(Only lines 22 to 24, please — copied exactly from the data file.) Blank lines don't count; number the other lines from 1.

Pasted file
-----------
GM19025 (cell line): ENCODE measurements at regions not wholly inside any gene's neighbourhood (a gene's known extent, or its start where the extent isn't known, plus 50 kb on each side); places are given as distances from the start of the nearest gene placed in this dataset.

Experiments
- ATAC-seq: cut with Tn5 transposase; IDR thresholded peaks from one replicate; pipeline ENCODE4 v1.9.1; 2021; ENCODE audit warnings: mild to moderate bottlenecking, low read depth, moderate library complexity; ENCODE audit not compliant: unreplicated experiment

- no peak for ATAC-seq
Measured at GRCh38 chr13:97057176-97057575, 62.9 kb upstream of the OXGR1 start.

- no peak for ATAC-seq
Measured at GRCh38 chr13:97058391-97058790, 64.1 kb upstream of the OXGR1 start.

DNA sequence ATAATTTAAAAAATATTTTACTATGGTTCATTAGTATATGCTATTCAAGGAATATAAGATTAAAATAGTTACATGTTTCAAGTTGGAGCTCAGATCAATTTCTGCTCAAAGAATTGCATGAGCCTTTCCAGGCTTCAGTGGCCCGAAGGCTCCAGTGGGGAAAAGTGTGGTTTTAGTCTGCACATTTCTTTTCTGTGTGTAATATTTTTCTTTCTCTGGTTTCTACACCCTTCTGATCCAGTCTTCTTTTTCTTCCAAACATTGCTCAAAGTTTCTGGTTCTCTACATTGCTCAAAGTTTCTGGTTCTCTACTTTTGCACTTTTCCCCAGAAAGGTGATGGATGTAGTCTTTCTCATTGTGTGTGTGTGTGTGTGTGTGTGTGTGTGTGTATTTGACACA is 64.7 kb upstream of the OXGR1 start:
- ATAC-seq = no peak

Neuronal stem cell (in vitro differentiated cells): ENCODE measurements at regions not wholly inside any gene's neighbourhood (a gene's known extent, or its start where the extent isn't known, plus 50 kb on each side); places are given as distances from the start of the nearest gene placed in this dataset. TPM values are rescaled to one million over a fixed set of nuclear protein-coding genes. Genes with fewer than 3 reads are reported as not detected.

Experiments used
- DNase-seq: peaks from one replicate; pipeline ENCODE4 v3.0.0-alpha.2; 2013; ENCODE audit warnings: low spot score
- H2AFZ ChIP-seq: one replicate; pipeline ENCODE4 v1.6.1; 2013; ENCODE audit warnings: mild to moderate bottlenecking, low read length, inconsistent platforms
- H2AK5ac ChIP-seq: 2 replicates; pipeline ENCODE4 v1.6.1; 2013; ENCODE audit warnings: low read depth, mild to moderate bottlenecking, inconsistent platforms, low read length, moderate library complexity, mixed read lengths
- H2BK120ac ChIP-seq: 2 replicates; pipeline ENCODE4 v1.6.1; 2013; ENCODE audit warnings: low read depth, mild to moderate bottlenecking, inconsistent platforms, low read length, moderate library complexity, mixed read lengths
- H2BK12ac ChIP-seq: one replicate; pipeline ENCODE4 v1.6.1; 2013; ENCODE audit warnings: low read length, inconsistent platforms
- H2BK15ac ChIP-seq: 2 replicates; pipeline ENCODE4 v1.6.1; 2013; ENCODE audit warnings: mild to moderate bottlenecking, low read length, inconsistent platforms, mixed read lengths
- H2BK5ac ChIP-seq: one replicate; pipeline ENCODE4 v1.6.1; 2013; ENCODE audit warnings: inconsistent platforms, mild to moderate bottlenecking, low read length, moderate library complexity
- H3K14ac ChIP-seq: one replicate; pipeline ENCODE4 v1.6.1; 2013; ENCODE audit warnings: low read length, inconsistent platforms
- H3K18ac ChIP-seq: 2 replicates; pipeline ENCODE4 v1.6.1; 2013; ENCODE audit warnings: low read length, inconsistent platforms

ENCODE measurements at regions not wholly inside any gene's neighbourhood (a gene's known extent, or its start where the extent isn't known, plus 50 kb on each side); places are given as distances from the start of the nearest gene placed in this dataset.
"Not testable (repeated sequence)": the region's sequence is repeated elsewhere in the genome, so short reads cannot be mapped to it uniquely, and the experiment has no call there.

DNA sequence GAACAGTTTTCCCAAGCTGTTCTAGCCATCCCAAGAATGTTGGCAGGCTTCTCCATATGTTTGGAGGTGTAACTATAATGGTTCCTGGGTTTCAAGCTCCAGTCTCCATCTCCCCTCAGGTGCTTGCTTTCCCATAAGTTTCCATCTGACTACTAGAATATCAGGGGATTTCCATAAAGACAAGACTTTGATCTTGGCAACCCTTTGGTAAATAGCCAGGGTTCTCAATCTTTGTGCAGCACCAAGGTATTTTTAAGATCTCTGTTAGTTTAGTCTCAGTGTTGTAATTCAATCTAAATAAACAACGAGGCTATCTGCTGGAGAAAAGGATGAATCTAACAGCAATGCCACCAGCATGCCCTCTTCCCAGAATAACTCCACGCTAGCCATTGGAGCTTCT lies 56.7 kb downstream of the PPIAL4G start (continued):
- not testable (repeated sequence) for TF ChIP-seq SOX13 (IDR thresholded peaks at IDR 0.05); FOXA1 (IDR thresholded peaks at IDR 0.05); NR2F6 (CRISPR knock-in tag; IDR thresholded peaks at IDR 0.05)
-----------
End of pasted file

"Not testable (repeated sequence)": the region's sequence is repeated elsewhere in the genome, so short reads cannot be mapped to it uniquely, and the experiment has no call there.

DNA sequence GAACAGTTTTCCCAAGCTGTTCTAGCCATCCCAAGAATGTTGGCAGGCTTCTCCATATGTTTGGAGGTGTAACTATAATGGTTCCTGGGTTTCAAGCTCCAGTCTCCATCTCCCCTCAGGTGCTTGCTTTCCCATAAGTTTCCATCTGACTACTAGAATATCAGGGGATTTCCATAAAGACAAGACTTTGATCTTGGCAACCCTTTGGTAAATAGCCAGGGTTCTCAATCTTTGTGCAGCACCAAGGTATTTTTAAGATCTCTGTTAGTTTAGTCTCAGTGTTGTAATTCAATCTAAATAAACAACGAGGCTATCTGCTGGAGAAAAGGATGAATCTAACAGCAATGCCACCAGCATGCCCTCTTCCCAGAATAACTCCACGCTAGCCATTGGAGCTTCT lies 56.7 kb downstream of the PPIAL4G start (continued):
- not testable (repeated sequence) for TF ChIP-seq SOX13 (IDR thresholded peaks at IDR 0.05); FOXA1 (IDR thresholded peaks at IDR 0.05); NR2F6 (CRISPR knock-in tag; IDR thresholded peaks at IDR 0.05)